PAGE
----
Weight loss and habit forming
Today marks one year that I’ve been within five pounds of my target weight of 175 pounds. Based on some questions I answered on Twitter, I wanted to share what’s worked for me.
Finding (Fat) Bottom
At the end of 2010 — one of the more stress-filled periods of my life — I weighed 225 pounds. For several months, I had been liberally self-medicating with the abundant and free sugary snacks at Twitter and was doing no exercise at all. When I announced that I was leaving Twitter at a conference in Paris in December 2010, I had a whole “John Cusack in Fat Man and Little Boy, Post-Irradiation Incident” vibe going on. Here’s what that looked like:
One of my goals post-Twitter was to get in better shape, so I started working out with a trainer in January 2011 to try to do just that. Despite training around three times a week, I didn’t really see much progress.
That’s because I was still eating whatever I wanted. In fact, I was probably eating worse than before because I felt it was justified since I was now working out. Also, that winter I was learning to ski, and felt that both counted as a lot of exercise (doubtful) and made it okay for me to eat a steady diet of mac ‘n cheese, chili and beer.
The first real meaningful change I made was around April 2011, when I went to a party that served platters of sushi. I was inhaling rolls. Mid-feeding, I ran into a friend. We started talking about nutrition, and he mentioned how he’d started following the Slow Carb diet. Despite having a lot of friends who had found Tim Ferris-religion, I had never really looked into it, and was in fact somewhat put off by the cultishness that seemed to surround it.
On that point, a brief sidebar: I am not going to advocate for a specific diet. I think there are a number of approaches that work. One of the most frustrating things about nutrition is the disconnect between the inherent murkiness in the data (both in findings of studies and in knowing what you are eating) and the hyper-specificity for which people advocate. I think that people can achieve success with highly prescriptive diets but that is as much a function of starting a habit as it is the nutritional soundness of the diet itself.
That being said, the key insight I gained from this conversation and in reading Ferriss’s book, The 4-Hour Body, was how much sugar was in so much of the food I was eating. Secondly I learned how sugar, more than anything else, contributed to weight gain. Up until this point I had never really thought of rice as sugar. Or juice. Or potatoes. I had been eating honey, fruit, and sweetened-yogurt parfaits with a large orange juice believing that I was making an immaculately healthy choice.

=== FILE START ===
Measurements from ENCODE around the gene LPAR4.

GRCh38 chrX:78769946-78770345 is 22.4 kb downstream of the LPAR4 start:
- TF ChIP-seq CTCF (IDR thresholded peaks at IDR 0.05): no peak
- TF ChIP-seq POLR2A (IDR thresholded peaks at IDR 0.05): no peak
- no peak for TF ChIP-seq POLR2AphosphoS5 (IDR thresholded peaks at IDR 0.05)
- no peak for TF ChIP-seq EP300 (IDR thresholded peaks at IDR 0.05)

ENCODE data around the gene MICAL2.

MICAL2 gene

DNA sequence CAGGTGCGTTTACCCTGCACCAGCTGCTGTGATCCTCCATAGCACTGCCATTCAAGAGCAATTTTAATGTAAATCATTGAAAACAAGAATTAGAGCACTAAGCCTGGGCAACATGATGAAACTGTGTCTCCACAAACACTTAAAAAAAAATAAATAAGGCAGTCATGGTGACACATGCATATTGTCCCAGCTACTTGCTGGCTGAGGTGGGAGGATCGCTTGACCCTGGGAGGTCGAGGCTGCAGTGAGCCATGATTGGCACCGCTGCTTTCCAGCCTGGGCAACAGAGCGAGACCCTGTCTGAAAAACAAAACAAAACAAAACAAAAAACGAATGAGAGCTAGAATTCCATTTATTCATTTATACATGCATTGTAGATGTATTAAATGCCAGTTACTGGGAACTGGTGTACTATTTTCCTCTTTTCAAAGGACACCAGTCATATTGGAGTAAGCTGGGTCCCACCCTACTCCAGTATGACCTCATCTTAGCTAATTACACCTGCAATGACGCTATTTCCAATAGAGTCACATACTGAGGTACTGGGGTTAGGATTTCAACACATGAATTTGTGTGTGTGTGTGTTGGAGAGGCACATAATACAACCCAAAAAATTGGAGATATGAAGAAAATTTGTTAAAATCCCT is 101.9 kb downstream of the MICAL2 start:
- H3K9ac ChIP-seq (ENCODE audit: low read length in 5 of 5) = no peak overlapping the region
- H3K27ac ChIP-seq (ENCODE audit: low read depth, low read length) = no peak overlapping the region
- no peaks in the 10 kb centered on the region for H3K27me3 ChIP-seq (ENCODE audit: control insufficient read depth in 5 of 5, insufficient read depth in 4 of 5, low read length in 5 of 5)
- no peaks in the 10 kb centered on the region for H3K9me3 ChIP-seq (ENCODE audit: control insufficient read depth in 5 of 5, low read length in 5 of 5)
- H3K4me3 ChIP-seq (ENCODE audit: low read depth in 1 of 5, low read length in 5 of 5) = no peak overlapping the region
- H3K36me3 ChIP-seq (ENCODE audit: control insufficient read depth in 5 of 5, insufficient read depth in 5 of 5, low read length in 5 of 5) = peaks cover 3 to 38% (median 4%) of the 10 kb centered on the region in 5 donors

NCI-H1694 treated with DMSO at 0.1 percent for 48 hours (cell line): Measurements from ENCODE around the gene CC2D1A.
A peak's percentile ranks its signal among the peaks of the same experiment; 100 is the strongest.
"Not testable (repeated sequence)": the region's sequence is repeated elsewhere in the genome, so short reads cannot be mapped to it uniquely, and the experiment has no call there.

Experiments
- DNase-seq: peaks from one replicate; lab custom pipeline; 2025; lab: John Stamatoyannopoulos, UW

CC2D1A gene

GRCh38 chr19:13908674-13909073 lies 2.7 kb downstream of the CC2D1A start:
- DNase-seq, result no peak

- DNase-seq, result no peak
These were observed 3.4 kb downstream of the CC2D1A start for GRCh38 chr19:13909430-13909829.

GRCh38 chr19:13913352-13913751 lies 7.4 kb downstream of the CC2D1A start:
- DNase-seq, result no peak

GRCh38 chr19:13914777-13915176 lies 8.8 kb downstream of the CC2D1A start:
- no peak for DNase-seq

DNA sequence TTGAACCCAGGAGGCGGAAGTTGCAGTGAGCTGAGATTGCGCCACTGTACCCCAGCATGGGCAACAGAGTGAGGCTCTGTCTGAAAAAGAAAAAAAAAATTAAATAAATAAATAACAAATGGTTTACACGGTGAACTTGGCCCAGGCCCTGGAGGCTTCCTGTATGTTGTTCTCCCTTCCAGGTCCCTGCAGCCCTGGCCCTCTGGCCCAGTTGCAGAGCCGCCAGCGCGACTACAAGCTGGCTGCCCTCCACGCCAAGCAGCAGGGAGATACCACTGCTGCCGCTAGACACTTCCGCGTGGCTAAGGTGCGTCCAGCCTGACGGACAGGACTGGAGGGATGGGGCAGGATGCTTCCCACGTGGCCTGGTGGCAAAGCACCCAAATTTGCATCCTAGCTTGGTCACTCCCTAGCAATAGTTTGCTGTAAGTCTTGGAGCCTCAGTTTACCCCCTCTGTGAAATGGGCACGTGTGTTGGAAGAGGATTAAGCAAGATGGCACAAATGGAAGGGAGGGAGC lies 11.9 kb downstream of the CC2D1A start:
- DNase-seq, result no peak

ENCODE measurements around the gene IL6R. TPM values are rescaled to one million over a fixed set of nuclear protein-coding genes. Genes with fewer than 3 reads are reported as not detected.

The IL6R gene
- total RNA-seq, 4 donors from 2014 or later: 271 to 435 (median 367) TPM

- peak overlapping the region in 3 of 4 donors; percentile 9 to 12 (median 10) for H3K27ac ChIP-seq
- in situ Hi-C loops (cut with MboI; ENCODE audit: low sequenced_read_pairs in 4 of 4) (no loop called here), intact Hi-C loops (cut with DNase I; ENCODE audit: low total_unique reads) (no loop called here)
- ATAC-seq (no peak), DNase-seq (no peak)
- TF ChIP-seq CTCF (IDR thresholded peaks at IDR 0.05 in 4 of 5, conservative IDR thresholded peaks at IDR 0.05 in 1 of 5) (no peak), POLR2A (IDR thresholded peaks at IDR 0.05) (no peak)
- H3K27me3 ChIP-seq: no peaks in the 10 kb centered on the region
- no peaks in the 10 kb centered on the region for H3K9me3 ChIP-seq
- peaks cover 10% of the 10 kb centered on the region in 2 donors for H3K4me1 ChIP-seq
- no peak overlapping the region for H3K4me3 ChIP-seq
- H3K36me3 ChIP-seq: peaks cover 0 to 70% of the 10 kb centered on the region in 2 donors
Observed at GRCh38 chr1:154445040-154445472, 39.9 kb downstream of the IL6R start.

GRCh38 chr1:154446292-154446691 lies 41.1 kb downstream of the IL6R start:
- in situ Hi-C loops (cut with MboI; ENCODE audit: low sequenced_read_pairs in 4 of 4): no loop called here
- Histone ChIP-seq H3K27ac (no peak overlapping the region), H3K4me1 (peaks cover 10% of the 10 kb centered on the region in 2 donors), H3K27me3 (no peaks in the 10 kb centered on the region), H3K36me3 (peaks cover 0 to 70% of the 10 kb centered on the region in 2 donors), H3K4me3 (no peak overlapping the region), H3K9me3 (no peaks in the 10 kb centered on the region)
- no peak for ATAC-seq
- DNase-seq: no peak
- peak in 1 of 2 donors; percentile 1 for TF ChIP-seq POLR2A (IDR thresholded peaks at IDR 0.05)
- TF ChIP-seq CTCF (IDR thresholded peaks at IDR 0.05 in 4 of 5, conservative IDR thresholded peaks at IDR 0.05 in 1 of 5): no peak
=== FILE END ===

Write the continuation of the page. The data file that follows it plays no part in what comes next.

Around this time, I made a conscious choice to start limiting my sugar intake. That meant skipping potatoes and toast at breakfast, eating very little bread, and eliminating fruit juice and all sugary snacks. It also meant cultivating a habit of reading labels. I was shocked to learn, for example, that most “protein bars” contain as much sugar as a candy bar.
I am still tweaking what’s in and out for me. For example, I am a zealot when it comes to steel-cut oats and try to eat them every day, as well as evangelize their glory. I eat fruit and legumes, which some low-carb diets ban. I also try to limit the amount of red meat I eat (cancer, ecology.) But most of the time, I still eat what is basically a low-ish carb diet.
The biggest drawback to this diet is that I am a little fussy when eating with other people. Certain kinds of food, like pizza, are hard to make work at all, and others require some substitutions (fruit instead of potatoes at breakfast or skipping rice/tortillas at Mexican).
My biggest current challenge is that I eat out a lot and cook very little. That makes it hard to know what exactly is in my meals. And when it comes to sauces or curries, a lot of the time the mystery ingredient is sugar. But I also don’t freak out as much when I go off-diet because I have a longer track record of knowing what works for me. This leads into the second big change I made to lose weight.
When I started trying to lose weight in January 2011, I had neither a specific goal nor was I tracking any metrics. Seven months later, I got a Withings scale to track my weight and started weighing myself every morning before breakfast. This made a huge difference.
First, I found that I had already lost 25 pounds in the seven months since December 2010. I knew I was losing weight because of my limiting of carbs but was surprised to find it was that much.